Defense lawyers have pointed to ways in which the state could reduce the prison population, through clemencies from the governor or other legal means.
"Governor Cuomo has the authority to grant clemency and exercise other forms of executive authority to release our vulnerable clients and other incarcerated New Yorkers now," Luongo of Legal Aid said in her statement.
"Albany's inaction has already cost lives; and, as the virus reaches its apex, many more will succumb unless the Governor and DOCCS act immediately to address the humanitarian crisis in our jails and prisons," Luongo said.
Saldana, who held a vigil on Friday in honor of Mosquero with other advocates, said the governor has notoriously been "stingy" on granting clemencies.
"What troubles me is that he claims not to have a process for this. Of course he does. He's totally ignoring that this is a deadly virus for people incarcerated," Saldana said.
Measures inside prisons have differed from what DOCCS has touted as safety protocols to keep the virus at bay, like providing sanitizer, soap and water, and cancelling visits.
Legal Aid attorney Stefen Short has said his clients in state prisons have told him there's no hot water. While DOCCS said they have temporarily lifted the ban on alcohol-based hand sanitizer, Short said his clients have had a hard time accessing it. Two inmates were disciplined for using masks last week.
"This is a governor that is representing himself as essentially the leader of the movement to deal with the COVID-19 crisis," Short said.
An employee at a public defense office with several clients in state prisons, who requested anonymity to speak freely, said a client of hers has used a sock to hold the phone when calling to avoid touching un-sanitized, high-touch areas. Another said dozens of people are forced to use five soap dispensers at one prison, and sick calls have been reduced even for non-COVID related ailments.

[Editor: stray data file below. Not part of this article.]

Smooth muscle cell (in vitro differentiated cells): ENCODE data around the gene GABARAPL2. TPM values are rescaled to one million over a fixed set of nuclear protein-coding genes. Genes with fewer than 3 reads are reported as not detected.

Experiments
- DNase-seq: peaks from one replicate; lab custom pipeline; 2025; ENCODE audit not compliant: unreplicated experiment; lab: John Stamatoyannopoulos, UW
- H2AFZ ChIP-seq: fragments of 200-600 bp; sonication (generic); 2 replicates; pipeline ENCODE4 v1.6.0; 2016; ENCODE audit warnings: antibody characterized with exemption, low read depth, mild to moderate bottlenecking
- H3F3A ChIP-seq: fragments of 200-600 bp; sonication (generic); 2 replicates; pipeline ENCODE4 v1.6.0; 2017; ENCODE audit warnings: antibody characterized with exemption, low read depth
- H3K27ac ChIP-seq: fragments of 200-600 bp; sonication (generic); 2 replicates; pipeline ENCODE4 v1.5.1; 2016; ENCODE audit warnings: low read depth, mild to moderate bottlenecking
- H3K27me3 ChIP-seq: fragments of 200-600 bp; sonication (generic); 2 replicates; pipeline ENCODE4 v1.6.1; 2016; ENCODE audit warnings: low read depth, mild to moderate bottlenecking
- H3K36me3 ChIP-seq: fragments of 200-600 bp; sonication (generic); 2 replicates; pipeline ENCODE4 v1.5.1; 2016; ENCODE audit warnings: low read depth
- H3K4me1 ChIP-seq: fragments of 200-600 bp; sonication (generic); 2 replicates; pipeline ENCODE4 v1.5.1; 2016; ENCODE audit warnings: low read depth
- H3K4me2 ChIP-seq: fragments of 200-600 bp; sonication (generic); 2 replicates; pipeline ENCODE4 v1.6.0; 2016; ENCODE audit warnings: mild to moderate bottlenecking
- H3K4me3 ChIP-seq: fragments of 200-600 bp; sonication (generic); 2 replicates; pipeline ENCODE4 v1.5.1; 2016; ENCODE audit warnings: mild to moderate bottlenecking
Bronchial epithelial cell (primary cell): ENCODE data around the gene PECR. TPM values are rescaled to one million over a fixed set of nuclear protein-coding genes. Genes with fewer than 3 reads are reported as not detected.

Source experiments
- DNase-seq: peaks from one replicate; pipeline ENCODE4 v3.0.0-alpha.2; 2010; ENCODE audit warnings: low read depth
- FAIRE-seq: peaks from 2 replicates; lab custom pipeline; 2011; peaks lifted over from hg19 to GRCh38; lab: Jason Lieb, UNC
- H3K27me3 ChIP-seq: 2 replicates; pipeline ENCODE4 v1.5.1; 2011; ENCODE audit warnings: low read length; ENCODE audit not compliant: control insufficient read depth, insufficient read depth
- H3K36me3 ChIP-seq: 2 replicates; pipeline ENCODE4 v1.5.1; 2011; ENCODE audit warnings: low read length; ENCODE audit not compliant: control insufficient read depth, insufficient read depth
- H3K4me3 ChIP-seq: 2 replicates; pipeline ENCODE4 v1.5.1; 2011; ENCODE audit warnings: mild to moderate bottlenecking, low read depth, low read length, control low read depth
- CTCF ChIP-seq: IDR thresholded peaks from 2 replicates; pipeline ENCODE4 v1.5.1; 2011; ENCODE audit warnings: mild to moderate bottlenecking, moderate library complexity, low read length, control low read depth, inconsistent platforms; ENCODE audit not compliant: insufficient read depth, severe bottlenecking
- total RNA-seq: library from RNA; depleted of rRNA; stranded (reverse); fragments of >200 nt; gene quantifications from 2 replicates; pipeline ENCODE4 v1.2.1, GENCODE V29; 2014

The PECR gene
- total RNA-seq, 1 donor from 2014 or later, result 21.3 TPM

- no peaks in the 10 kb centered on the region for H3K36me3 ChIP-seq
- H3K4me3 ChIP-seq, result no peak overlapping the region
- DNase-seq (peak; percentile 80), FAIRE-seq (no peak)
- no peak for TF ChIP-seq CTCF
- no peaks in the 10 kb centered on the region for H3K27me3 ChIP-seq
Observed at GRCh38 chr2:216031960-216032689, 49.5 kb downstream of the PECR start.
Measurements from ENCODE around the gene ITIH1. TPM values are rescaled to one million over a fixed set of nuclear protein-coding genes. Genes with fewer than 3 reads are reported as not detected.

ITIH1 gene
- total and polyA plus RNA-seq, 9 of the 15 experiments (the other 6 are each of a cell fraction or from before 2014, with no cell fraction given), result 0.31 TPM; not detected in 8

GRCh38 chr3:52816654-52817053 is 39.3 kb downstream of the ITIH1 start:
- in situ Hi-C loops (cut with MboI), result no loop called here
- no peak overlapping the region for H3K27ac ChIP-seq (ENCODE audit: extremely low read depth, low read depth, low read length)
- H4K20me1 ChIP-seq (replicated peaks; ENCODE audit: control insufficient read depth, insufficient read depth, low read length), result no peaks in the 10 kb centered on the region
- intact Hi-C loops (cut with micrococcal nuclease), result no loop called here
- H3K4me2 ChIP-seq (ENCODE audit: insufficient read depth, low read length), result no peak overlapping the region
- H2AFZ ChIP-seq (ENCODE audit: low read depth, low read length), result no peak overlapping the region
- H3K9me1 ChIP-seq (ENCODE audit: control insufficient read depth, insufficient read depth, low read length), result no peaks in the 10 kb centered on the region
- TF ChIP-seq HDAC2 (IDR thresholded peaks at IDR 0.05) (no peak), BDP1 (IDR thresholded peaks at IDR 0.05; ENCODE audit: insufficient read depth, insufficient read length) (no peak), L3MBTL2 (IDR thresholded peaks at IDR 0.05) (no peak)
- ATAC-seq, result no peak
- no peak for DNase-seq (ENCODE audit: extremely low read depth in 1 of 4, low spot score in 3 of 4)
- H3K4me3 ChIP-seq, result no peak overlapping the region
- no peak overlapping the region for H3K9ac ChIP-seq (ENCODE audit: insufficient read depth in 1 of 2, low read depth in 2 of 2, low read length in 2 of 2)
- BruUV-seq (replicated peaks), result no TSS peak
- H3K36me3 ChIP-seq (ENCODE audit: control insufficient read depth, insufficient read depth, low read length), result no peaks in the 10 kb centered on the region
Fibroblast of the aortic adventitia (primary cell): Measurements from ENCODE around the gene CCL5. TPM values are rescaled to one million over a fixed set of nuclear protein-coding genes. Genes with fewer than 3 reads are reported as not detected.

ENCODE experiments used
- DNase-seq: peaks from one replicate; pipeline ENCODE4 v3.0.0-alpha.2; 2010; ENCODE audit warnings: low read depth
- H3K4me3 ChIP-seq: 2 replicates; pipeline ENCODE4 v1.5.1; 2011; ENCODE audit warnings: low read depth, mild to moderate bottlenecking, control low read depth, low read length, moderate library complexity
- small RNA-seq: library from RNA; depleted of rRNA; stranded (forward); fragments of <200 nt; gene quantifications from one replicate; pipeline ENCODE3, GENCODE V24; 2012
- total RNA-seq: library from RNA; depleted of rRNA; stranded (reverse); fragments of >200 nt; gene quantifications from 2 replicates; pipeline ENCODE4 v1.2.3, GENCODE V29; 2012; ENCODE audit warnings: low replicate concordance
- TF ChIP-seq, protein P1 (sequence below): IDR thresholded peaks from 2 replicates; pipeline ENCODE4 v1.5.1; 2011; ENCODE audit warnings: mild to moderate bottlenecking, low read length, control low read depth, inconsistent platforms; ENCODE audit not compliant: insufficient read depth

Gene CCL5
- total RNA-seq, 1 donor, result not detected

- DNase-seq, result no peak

"[My client] was saying everyone is crowding around the soap dispensers to use them, which is defeating the purpose of keeping away from other people," she said. "Everyone is waiting in line to wash their hands. What's the point of even doing that?"
She said one client, at Green Haven, was instructed to build coffins through Corcraft's prison labor program where workers make 65 cents an hour on average. (DOCCS says coffin manufacturing has been a part of the program prior to COVID-19, though Corcraft's online inventory of available products shows nothing when searching for "coffins" or "caskets.")
"They know that they are very likely to die. Those are the conversations that I'm having with clients this week and probably this coming week as well," the employee said.
With reporting from WNYC's Andy Mai.
This article has been updated with information from DOCCS.